Skip to main content

Thank you for visiting nature.com. You are using a browser version with limited support for CSS. To obtain the best experience, we recommend you use a more up to date browser (or turn off compatibility mode in Internet Explorer). In the meantime, to ensure continued support, we are displaying the site without styles and JavaScript.

Efficient genetic engineering of human intestinal organoids using electroporation

An Author Correction to this article was published on 05 December 2018

This article has been updated

Abstract

Gene modification in untransformed human intestinal cells is an attractive approach for studying gene function in intestinal diseases. However, because of the lack of practical tools, such studies have largely depended upon surrogates, such as gene-engineered mice or immortalized human cell lines. By taking advantage of the recently developed intestinal organoid culture method, we developed a methodology for modulating genes of interest in untransformed human colonic organoids via electroporation of gene vectors. Here we describe a detailed protocol for the generation of intestinal organoids by culture with essential growth factors in a basement membrane matrix. We also describe how to stably integrate genes via the piggyBac transposon, as well as precise genome editing using the CRISPR-Cas9 system. Beginning with crypt isolation from a human colon sample, genetically modified organoids can be obtained in 3 weeks.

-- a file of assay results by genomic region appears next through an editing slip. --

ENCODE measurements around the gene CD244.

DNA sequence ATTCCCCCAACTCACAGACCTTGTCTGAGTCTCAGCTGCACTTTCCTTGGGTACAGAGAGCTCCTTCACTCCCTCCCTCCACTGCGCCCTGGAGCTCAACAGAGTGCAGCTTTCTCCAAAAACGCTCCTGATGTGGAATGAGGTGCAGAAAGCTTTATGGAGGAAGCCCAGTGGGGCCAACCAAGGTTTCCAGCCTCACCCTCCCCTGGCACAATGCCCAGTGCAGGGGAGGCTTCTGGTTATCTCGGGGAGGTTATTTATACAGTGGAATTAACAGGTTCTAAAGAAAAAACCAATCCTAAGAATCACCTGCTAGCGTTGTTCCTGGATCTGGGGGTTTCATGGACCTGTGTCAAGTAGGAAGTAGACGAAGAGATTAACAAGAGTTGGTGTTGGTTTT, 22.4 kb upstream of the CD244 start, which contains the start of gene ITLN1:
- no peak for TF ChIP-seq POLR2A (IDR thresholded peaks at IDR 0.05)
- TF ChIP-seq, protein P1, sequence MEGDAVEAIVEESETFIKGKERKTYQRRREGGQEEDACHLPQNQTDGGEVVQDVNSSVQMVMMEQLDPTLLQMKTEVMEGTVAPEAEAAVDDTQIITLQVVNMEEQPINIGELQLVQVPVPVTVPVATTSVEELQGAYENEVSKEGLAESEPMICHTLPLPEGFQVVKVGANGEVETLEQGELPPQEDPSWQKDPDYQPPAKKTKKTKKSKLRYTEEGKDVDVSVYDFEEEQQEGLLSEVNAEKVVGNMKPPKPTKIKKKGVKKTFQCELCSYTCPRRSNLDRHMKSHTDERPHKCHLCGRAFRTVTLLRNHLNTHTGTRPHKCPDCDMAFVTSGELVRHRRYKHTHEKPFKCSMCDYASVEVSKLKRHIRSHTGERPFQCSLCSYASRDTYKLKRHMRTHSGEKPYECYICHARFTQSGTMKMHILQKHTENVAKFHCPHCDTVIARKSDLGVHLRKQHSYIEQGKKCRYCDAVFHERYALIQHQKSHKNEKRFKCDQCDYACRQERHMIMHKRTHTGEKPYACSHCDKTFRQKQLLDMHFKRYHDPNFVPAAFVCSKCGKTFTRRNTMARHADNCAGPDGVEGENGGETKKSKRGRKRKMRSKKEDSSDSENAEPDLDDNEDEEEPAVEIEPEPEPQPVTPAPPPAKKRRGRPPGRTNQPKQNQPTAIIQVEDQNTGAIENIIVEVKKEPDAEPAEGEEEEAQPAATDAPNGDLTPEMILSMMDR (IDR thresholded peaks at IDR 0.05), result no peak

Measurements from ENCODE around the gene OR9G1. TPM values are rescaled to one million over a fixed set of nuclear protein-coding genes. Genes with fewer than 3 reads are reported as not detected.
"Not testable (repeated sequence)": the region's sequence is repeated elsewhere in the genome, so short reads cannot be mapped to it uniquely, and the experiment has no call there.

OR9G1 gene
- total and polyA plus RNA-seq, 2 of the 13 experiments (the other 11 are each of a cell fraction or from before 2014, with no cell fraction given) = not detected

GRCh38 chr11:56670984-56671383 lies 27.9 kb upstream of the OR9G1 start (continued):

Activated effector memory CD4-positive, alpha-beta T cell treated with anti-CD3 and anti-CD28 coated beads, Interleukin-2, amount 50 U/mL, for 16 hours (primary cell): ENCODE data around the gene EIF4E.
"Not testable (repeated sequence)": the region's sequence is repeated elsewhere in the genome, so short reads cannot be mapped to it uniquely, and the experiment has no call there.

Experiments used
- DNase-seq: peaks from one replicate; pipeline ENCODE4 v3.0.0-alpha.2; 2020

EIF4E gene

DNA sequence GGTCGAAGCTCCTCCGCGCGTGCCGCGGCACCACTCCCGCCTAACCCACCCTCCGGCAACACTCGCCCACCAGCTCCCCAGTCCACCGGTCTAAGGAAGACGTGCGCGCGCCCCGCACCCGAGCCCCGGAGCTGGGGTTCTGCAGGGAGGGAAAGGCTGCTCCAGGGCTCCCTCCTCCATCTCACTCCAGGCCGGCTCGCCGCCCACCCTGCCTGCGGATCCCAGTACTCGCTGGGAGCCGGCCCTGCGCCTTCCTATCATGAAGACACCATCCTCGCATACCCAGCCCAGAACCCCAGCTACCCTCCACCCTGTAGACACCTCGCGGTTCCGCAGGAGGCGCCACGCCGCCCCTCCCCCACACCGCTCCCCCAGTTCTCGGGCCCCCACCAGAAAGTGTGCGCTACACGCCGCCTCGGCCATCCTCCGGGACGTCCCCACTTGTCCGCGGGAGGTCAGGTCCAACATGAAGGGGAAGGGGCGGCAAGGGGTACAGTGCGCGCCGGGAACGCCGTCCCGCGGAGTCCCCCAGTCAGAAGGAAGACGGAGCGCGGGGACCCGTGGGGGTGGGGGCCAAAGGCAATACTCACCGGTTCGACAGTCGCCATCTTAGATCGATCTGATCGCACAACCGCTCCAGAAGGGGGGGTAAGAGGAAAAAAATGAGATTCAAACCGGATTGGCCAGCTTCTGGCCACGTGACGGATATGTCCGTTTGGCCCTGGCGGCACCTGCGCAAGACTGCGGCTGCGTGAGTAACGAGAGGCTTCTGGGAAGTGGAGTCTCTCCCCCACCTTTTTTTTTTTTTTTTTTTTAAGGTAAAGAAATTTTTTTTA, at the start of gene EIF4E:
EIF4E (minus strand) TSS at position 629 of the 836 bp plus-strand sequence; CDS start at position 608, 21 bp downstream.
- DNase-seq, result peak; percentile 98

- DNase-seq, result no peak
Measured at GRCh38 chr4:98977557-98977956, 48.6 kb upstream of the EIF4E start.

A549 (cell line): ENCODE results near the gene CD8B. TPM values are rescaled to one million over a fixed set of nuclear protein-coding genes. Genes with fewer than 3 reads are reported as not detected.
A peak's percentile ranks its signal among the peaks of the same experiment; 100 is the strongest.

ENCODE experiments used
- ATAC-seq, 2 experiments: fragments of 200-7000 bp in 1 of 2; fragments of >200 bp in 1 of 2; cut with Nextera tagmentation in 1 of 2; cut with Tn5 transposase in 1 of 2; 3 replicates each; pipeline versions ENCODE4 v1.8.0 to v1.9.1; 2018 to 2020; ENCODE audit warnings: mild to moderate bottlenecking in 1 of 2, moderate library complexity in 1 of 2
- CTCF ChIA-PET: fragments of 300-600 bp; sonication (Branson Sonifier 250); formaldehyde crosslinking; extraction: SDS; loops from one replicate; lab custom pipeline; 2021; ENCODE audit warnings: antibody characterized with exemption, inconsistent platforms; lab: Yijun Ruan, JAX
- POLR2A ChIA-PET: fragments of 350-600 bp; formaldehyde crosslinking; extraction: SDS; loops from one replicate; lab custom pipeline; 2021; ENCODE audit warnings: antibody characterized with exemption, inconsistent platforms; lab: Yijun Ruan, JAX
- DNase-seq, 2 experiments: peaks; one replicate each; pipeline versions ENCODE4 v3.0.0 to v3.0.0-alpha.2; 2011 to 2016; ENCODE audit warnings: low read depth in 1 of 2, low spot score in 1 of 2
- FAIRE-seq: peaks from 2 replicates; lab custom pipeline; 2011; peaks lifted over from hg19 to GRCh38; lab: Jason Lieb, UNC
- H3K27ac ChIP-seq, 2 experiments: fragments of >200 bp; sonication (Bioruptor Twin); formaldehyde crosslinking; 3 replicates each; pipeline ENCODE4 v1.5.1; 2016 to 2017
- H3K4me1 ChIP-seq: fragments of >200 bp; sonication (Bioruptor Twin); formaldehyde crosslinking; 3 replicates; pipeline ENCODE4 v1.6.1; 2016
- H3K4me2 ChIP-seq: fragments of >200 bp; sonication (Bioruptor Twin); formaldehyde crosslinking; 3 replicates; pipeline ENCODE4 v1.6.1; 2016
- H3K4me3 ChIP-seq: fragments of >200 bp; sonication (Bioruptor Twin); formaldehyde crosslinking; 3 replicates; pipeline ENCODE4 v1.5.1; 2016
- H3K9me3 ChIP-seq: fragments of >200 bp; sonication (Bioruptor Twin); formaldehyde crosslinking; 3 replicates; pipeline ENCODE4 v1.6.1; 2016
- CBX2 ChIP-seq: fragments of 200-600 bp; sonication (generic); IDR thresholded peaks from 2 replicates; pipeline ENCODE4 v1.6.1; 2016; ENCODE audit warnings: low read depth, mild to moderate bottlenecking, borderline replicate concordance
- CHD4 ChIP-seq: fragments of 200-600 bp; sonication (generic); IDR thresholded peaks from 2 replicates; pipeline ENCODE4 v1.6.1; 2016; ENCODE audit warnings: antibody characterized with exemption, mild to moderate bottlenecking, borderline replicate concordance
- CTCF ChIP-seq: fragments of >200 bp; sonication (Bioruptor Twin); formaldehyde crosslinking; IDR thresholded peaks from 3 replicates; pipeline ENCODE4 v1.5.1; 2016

Access options

Rent or Buy article

Get time limited or full article access on ReadCube.

from$8.99

All prices are NET prices.

Figure 1: An overview of gene delivery to human intestinal organoids.
Figure 2: Organoid-forming competency of single-cell dissociated organoids.
Figure 3: Comparison of gene-delivery methods and conditions.
Figure 4: An experimental protocol for electroporation to human intestinal organoids.
Figure 5: Flow cytometry analysis of GFP expression after delivery of a GFP-expressing piggyBac vector with optimized electroporation protocol.
Figure 6: Images of the organoids during selection.

Change history

  • 05 December 2018

    The version of this paper originally published shows incorrect units for two plasmid concentrations. In the "Reagent Setup" section, the instructions for sgRNA-Cas9 plasmid should read "Adjust the concentration of each plasmid to 1 μg μl–1,” rather than "to 1 μg ml–1.” Similarly, all concentrations in the tables in Steps 49A, 49C, and 49D should be in μg μl–1 instead of μg ml–1. Please note that these units have not been corrected in the PDF and HTML versions of the protocol available online.

References

  1. 1

    Sato, T. et al. Single Lgr5 stem cells build crypt-villus structures in vitro without a mesenchymal niche. Nature 459, 262–265 (2009).

    CAS  Article  Google Scholar 

  2. 2

    Sato, T. et al. Long-term expansion of epithelial organoids from human colon, adenoma, adenocarcinoma, and Barrett's epithelium. Gastroenterology 141, 1762–1772 (2011).

    CAS  Article  Google Scholar 

  3. 3

    Koo, B.K. et al. Controlled gene expression in primary Lgr5 organoid cultures. Nat. Methods 9, 81–83 (2012).

    CAS  Article  Google Scholar 

  4. 4

    Schwank, G. et al. Functional repair of CFTR by CRISPR/Cas9 in intestinal stem cell organoids of cystic fibrosis patients. Cell Stem Cell 13, 653–658 (2013).

    CAS  Article  Google Scholar 

  5. 5

    Matano, M. et al. Modeling colorectal cancer using CRISPR-Cas9–mediated engineering of human intestinal organoids. Nat. Med. 21, 256–262 (2015).

    CAS  Article  Google Scholar 

  6. 6